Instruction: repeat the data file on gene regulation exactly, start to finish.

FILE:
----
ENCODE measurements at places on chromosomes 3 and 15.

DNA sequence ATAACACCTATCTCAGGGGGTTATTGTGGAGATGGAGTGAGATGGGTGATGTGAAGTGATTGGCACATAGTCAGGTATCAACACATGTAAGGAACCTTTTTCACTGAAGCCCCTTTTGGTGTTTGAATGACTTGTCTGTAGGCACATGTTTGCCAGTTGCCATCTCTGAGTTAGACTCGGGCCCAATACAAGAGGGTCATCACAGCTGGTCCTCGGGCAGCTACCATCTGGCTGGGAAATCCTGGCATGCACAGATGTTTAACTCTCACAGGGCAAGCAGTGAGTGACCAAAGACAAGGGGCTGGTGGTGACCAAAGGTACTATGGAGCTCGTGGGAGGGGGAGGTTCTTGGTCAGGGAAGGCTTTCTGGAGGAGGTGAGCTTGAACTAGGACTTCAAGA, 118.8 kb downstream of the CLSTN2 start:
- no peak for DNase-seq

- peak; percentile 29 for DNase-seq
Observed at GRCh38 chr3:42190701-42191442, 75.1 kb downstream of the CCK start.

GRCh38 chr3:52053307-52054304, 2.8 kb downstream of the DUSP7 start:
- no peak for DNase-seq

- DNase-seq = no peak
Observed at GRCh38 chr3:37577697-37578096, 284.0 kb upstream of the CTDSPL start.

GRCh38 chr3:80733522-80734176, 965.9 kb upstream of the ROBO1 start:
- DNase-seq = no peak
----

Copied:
ENCODE measurements at places on chromosomes 3 and 15.

DNA sequence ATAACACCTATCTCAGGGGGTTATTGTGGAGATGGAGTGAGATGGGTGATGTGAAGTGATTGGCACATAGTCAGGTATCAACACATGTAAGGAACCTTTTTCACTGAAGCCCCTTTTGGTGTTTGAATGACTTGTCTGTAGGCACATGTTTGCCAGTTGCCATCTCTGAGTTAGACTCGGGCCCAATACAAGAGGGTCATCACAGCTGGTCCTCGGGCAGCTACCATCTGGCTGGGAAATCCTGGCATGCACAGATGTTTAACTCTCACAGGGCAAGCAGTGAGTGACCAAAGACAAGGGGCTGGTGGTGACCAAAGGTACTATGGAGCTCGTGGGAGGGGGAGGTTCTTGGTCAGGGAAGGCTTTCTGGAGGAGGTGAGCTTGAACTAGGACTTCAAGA, 118.8 kb downstream of the CLSTN2 start:
- no peak for DNase-seq

- peak; percentile 29 for DNase-seq
Observed at GRCh38 chr3:42190701-42191442, 75.1 kb downstream of the CCK start.

GRCh38 chr3:52053307-52054304, 2.8 kb downstream of the DUSP7 start:
- no peak for DNase-seq

- DNase-seq = no peak
Observed at GRCh38 chr3:37577697-37578096, 284.0 kb upstream of the CTDSPL start.

GRCh38 chr3:80733522-80734176, 965.9 kb upstream of the ROBO1 start:
- DNase-seq = no peak